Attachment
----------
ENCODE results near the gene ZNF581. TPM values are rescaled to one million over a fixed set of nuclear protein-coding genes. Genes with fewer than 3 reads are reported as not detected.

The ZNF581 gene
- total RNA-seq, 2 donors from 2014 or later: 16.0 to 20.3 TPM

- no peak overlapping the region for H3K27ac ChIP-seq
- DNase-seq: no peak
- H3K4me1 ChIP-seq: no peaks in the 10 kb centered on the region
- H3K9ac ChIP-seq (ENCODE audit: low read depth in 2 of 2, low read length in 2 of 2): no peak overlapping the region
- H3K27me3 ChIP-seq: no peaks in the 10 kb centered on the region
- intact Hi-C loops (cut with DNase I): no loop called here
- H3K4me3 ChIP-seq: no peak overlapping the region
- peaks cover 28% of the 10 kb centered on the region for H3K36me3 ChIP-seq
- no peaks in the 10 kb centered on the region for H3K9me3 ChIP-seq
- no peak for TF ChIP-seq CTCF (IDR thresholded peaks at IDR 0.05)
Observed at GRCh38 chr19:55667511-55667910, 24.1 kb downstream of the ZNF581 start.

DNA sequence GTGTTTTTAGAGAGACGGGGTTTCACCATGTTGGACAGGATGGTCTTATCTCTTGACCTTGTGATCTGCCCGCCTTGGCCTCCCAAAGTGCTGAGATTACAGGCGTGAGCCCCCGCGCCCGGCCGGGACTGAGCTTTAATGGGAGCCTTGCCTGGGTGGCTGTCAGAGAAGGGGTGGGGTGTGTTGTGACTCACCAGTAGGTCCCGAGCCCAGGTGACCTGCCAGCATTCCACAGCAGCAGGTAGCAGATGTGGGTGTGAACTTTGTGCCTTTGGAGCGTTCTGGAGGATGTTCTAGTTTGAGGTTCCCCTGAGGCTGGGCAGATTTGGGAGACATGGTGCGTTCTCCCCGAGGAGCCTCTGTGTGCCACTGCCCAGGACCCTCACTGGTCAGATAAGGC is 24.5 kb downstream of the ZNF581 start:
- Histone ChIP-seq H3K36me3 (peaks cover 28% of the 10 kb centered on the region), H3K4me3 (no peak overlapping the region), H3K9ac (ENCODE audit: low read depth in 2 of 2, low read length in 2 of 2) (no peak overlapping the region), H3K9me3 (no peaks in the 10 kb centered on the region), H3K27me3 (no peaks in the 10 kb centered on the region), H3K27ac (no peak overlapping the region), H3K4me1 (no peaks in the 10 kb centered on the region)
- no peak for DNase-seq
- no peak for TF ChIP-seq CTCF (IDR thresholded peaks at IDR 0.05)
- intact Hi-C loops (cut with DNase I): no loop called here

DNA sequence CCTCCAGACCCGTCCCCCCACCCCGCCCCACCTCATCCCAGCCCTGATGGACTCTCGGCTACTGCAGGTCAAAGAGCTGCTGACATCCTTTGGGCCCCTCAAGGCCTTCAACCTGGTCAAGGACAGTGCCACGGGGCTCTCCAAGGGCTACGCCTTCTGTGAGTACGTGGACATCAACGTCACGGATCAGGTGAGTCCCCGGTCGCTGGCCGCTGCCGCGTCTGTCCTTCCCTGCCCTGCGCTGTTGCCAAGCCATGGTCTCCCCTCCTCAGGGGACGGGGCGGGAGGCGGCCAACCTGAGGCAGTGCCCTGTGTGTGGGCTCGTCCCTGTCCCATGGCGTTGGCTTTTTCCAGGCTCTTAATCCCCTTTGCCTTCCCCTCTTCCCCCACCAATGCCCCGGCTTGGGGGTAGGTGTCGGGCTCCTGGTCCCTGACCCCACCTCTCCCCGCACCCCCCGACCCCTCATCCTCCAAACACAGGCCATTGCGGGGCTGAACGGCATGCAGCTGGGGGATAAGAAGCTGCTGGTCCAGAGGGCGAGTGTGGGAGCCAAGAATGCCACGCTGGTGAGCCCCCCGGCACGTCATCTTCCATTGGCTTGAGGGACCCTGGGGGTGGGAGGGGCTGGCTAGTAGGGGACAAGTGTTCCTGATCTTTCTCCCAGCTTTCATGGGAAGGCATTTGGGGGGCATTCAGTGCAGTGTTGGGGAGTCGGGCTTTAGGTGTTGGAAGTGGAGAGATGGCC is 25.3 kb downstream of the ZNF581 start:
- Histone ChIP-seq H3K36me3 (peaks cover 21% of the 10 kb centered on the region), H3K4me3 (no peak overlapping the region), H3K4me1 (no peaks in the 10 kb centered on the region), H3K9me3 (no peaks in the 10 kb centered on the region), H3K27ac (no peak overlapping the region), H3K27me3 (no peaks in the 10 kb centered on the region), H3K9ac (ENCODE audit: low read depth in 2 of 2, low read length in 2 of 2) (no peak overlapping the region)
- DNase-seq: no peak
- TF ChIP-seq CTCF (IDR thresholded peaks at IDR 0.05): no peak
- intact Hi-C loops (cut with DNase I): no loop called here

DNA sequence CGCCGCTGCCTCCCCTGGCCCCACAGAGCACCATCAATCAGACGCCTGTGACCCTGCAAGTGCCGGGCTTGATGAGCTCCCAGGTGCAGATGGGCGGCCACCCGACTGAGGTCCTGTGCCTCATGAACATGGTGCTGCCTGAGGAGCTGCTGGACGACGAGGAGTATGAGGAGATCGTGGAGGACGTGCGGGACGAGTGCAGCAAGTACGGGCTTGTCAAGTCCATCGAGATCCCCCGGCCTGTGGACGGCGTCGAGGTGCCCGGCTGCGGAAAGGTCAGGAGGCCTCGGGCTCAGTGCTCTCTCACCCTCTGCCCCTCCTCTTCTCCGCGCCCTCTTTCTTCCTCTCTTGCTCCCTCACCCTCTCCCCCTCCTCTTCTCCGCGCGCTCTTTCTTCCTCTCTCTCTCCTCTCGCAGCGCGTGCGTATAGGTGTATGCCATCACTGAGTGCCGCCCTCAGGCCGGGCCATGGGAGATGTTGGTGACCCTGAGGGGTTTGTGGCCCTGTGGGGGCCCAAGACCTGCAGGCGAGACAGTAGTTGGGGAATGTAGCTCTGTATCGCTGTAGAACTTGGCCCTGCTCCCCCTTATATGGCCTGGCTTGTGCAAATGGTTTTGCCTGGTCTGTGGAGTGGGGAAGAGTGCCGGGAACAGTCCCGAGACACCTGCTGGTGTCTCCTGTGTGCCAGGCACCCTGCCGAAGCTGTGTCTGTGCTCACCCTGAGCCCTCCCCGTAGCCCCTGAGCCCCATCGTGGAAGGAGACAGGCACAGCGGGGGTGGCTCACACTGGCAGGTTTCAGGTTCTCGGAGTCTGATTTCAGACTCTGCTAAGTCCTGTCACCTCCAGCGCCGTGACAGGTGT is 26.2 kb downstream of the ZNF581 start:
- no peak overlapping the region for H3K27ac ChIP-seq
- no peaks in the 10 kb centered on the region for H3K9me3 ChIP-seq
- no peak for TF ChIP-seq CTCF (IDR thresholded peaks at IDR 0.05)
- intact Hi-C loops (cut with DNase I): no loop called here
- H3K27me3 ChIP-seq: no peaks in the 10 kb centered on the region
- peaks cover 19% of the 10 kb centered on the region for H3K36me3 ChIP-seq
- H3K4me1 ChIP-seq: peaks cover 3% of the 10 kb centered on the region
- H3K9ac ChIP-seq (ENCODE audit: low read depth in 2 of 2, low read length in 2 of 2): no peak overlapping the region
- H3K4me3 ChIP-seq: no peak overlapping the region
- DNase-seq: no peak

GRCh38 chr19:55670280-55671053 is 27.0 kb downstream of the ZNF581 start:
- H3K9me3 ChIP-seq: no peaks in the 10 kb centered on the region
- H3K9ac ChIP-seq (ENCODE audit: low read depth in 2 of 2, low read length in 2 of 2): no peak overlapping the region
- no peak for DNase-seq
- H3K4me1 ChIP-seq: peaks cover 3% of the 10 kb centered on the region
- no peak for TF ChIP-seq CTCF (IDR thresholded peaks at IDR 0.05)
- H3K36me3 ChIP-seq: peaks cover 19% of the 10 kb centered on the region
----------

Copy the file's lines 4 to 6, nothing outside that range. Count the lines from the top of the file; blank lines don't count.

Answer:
- no peak overlapping the region for H3K27ac ChIP-seq
- DNase-seq: no peak
- H3K4me1 ChIP-seq: no peaks in the 10 kb centered on the region